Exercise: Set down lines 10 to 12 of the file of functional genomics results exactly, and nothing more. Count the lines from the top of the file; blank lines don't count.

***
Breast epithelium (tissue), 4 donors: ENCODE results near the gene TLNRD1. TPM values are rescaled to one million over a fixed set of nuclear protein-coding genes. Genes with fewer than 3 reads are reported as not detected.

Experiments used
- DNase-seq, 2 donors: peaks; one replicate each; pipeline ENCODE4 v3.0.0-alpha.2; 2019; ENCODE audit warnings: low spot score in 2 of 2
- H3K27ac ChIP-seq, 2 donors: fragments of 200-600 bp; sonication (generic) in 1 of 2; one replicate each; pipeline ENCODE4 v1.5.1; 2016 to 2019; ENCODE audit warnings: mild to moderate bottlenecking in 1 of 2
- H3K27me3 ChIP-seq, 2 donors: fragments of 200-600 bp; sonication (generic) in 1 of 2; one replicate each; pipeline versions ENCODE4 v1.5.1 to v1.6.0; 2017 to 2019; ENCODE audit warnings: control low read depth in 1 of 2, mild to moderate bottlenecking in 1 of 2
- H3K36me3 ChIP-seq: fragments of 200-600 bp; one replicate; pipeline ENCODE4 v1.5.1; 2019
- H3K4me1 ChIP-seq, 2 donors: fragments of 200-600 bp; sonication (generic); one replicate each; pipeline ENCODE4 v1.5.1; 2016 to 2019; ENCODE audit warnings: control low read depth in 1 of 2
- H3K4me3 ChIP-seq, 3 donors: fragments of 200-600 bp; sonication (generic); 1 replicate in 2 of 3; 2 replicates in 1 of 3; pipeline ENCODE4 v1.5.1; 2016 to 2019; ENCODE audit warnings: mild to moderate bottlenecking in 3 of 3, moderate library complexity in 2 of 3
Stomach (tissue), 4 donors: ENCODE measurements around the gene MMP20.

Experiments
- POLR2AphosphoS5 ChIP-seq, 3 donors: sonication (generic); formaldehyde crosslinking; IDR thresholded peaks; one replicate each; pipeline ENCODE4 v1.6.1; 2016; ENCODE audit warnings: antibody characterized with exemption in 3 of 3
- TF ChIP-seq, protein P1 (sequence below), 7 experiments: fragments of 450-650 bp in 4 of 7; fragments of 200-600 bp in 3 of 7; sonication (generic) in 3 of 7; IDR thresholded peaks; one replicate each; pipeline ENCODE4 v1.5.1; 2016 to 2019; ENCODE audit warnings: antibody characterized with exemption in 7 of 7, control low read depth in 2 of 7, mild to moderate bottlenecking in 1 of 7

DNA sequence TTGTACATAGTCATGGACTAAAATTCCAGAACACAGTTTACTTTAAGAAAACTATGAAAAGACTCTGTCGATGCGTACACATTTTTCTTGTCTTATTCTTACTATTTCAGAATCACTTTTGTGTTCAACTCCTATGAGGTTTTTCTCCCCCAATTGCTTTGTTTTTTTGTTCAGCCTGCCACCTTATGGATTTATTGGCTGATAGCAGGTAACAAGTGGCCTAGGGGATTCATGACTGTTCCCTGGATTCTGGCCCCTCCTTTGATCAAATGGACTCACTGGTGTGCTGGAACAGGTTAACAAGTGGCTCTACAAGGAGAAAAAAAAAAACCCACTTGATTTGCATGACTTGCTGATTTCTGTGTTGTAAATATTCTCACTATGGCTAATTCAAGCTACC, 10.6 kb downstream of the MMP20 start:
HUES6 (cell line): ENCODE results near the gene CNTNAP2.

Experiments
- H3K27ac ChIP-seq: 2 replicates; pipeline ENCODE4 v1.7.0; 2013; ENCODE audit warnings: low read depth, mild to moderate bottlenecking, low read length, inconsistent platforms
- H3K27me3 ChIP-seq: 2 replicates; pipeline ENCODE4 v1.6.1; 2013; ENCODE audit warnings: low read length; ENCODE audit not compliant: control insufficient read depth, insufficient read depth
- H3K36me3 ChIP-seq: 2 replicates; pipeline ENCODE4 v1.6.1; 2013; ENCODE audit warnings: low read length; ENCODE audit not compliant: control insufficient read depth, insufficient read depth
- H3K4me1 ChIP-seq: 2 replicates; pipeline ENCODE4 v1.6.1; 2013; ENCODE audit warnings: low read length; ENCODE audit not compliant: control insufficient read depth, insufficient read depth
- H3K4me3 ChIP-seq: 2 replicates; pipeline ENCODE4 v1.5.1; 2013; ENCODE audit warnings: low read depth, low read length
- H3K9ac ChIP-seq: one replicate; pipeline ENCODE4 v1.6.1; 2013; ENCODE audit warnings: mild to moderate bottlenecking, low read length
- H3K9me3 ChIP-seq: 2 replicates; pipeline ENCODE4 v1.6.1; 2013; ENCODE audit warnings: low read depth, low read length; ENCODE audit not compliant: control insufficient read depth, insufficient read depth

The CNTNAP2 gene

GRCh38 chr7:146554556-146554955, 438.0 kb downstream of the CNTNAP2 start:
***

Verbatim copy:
Experiments
- POLR2AphosphoS5 ChIP-seq, 3 donors: sonication (generic); formaldehyde crosslinking; IDR thresholded peaks; one replicate each; pipeline ENCODE4 v1.6.1; 2016; ENCODE audit warnings: antibody characterized with exemption in 3 of 3
- TF ChIP-seq, protein P1 (sequence below), 7 experiments: fragments of 450-650 bp in 4 of 7; fragments of 200-600 bp in 3 of 7; sonication (generic) in 3 of 7; IDR thresholded peaks; one replicate each; pipeline ENCODE4 v1.5.1; 2016 to 2019; ENCODE audit warnings: antibody characterized with exemption in 7 of 7, control low read depth in 2 of 7, mild to moderate bottlenecking in 1 of 7